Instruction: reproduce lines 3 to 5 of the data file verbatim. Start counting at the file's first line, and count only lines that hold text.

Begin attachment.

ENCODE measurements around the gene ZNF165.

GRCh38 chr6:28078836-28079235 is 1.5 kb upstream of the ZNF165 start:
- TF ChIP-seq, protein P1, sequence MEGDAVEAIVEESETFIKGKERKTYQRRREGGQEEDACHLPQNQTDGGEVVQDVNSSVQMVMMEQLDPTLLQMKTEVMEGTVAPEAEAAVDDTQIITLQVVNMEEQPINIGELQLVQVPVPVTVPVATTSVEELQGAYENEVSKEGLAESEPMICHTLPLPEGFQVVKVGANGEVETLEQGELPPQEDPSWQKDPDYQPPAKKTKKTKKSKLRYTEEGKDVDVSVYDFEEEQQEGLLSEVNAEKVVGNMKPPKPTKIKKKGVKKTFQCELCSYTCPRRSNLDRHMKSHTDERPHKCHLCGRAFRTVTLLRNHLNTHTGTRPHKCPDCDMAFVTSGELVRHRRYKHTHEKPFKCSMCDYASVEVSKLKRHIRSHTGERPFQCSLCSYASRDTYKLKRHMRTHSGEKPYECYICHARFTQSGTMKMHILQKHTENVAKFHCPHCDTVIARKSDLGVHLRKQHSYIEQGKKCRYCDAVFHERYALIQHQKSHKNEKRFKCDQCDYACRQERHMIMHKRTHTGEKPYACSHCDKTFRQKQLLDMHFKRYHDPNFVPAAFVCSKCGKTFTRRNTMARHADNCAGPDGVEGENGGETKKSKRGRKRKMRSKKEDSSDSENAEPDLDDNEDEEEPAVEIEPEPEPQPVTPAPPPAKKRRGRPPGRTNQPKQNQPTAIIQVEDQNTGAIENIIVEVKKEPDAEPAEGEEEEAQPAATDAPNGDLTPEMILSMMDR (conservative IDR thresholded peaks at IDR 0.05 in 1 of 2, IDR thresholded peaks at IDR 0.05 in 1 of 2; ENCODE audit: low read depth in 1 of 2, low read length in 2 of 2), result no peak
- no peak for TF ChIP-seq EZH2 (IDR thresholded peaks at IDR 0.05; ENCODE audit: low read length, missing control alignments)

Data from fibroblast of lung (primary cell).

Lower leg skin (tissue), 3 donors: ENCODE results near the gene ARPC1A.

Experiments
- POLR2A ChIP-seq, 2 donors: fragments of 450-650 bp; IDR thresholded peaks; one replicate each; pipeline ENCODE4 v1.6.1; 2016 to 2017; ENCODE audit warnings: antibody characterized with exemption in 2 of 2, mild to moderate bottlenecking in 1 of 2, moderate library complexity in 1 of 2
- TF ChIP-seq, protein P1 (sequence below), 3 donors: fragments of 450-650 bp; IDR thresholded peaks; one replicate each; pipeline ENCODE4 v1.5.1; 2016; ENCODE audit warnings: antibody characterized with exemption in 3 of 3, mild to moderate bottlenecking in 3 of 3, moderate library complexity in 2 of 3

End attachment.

- TF ChIP-seq, protein P1, sequence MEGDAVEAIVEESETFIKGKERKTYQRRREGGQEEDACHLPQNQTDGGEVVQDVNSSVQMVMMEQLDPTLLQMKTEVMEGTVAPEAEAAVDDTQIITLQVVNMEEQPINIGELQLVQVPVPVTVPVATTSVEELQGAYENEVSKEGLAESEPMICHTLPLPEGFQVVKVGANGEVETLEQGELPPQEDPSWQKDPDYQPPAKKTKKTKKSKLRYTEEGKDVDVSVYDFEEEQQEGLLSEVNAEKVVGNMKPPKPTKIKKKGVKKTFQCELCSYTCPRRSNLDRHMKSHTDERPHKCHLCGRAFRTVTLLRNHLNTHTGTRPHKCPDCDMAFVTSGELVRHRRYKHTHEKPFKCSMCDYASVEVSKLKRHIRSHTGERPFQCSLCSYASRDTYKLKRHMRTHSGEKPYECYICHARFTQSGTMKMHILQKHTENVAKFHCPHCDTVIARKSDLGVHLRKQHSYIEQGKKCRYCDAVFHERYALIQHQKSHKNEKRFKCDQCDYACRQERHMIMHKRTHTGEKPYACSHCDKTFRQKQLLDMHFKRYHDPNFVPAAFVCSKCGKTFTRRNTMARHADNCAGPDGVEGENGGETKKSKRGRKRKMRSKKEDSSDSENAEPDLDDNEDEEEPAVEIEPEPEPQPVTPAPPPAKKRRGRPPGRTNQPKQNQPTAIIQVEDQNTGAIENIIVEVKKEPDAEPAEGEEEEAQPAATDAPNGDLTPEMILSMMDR (conservative IDR thresholded peaks at IDR 0.05 in 1 of 2, IDR thresholded peaks at IDR 0.05 in 1 of 2; ENCODE audit: low read depth in 1 of 2, low read length in 2 of 2), result no peak
- no peak for TF ChIP-seq EZH2 (IDR thresholded peaks at IDR 0.05; ENCODE audit: low read length, missing control alignments)

Data from fibroblast of lung (primary cell).